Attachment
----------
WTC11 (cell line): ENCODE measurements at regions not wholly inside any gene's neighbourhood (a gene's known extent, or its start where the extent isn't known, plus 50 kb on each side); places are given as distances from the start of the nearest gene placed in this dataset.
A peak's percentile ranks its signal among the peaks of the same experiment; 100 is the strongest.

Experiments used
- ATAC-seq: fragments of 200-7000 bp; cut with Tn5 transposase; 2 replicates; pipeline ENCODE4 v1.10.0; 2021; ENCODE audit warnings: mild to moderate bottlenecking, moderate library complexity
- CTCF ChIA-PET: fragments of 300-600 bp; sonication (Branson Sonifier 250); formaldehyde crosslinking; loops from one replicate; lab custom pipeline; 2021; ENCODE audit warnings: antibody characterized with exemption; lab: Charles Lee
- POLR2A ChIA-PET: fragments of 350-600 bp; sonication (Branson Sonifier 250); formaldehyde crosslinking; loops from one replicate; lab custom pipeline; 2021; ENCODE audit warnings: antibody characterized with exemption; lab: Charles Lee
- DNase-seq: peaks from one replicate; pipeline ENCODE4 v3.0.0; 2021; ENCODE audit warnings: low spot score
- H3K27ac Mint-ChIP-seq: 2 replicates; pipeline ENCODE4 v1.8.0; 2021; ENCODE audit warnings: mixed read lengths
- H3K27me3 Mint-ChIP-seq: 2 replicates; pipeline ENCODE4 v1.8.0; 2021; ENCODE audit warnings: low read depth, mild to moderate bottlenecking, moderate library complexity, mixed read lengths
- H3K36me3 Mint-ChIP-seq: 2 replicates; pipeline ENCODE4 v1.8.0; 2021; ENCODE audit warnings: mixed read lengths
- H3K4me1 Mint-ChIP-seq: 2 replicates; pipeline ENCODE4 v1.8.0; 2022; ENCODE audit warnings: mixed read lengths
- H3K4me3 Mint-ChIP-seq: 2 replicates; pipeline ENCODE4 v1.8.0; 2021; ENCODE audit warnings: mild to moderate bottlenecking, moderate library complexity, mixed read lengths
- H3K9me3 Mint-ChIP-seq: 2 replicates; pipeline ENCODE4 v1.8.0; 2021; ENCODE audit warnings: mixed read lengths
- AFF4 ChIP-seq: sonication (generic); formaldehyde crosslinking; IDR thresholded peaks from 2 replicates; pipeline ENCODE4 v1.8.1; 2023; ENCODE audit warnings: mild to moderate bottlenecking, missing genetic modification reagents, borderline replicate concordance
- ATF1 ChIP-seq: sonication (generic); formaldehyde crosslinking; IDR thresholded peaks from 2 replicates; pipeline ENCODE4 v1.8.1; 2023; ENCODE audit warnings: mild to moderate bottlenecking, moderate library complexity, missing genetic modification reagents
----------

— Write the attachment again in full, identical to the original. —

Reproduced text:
WTC11 (cell line): ENCODE measurements at regions not wholly inside any gene's neighbourhood (a gene's known extent, or its start where the extent isn't known, plus 50 kb on each side); places are given as distances from the start of the nearest gene placed in this dataset.
A peak's percentile ranks its signal among the peaks of the same experiment; 100 is the strongest.

Experiments used
- ATAC-seq: fragments of 200-7000 bp; cut with Tn5 transposase; 2 replicates; pipeline ENCODE4 v1.10.0; 2021; ENCODE audit warnings: mild to moderate bottlenecking, moderate library complexity
- CTCF ChIA-PET: fragments of 300-600 bp; sonication (Branson Sonifier 250); formaldehyde crosslinking; loops from one replicate; lab custom pipeline; 2021; ENCODE audit warnings: antibody characterized with exemption; lab: Charles Lee
- POLR2A ChIA-PET: fragments of 350-600 bp; sonication (Branson Sonifier 250); formaldehyde crosslinking; loops from one replicate; lab custom pipeline; 2021; ENCODE audit warnings: antibody characterized with exemption; lab: Charles Lee
- DNase-seq: peaks from one replicate; pipeline ENCODE4 v3.0.0; 2021; ENCODE audit warnings: low spot score
- H3K27ac Mint-ChIP-seq: 2 replicates; pipeline ENCODE4 v1.8.0; 2021; ENCODE audit warnings: mixed read lengths
- H3K27me3 Mint-ChIP-seq: 2 replicates; pipeline ENCODE4 v1.8.0; 2021; ENCODE audit warnings: low read depth, mild to moderate bottlenecking, moderate library complexity, mixed read lengths
- H3K36me3 Mint-ChIP-seq: 2 replicates; pipeline ENCODE4 v1.8.0; 2021; ENCODE audit warnings: mixed read lengths
- H3K4me1 Mint-ChIP-seq: 2 replicates; pipeline ENCODE4 v1.8.0; 2022; ENCODE audit warnings: mixed read lengths
- H3K4me3 Mint-ChIP-seq: 2 replicates; pipeline ENCODE4 v1.8.0; 2021; ENCODE audit warnings: mild to moderate bottlenecking, moderate library complexity, mixed read lengths
- H3K9me3 Mint-ChIP-seq: 2 replicates; pipeline ENCODE4 v1.8.0; 2021; ENCODE audit warnings: mixed read lengths
- AFF4 ChIP-seq: sonication (generic); formaldehyde crosslinking; IDR thresholded peaks from 2 replicates; pipeline ENCODE4 v1.8.1; 2023; ENCODE audit warnings: mild to moderate bottlenecking, missing genetic modification reagents, borderline replicate concordance
- ATF1 ChIP-seq: sonication (generic); formaldehyde crosslinking; IDR thresholded peaks from 2 replicates; pipeline ENCODE4 v1.8.1; 2023; ENCODE audit warnings: mild to moderate bottlenecking, moderate library complexity, missing genetic modification reagents